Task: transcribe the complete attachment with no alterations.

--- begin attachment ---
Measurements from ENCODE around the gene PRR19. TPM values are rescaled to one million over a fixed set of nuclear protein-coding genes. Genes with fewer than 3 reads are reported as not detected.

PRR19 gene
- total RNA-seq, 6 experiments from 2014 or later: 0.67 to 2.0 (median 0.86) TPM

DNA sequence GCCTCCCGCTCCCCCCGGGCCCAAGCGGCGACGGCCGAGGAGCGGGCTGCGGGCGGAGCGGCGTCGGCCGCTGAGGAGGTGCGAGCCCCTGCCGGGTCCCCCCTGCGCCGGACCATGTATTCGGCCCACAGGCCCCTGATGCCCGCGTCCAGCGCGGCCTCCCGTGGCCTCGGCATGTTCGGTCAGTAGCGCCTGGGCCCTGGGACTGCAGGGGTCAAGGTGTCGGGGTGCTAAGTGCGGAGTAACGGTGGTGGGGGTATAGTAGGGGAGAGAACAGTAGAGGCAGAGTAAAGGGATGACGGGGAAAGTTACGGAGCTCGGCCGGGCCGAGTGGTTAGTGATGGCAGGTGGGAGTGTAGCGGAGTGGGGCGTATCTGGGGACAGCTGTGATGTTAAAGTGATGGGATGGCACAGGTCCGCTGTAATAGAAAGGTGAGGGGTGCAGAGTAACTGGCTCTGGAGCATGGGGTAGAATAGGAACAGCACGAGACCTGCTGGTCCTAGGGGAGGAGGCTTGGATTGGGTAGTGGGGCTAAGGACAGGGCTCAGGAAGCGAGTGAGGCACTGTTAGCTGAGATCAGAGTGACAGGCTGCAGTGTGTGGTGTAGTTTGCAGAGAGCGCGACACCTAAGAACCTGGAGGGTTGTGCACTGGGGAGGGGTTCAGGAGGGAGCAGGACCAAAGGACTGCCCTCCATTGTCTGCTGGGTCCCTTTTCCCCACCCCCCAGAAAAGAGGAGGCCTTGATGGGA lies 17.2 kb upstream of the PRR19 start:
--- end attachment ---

Measurements from ENCODE around the gene PRR19. TPM values are rescaled to one million over a fixed set of nuclear protein-coding genes. Genes with fewer than 3 reads are reported as not detected.

PRR19 gene
- total RNA-seq, 6 experiments from 2014 or later: 0.67 to 2.0 (median 0.86) TPM

DNA sequence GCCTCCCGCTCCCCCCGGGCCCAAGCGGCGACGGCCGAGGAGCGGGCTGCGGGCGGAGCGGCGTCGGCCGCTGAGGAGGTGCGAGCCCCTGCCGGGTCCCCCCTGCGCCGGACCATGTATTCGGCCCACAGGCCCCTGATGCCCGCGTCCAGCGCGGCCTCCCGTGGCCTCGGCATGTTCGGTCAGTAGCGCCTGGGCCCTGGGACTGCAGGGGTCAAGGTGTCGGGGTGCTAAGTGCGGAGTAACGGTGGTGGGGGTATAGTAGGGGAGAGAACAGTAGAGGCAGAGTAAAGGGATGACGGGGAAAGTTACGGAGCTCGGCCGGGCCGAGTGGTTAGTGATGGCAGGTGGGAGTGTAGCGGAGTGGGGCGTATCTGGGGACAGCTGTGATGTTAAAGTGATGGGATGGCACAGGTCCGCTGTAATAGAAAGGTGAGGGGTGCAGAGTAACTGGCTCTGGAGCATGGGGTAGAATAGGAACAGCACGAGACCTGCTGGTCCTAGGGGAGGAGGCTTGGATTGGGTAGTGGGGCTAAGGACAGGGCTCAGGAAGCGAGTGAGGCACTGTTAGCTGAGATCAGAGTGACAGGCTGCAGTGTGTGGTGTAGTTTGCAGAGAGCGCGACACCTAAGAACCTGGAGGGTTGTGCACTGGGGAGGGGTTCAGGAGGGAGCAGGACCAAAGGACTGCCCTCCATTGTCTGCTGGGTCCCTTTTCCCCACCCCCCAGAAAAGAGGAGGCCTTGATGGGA lies 17.2 kb upstream of the PRR19 start: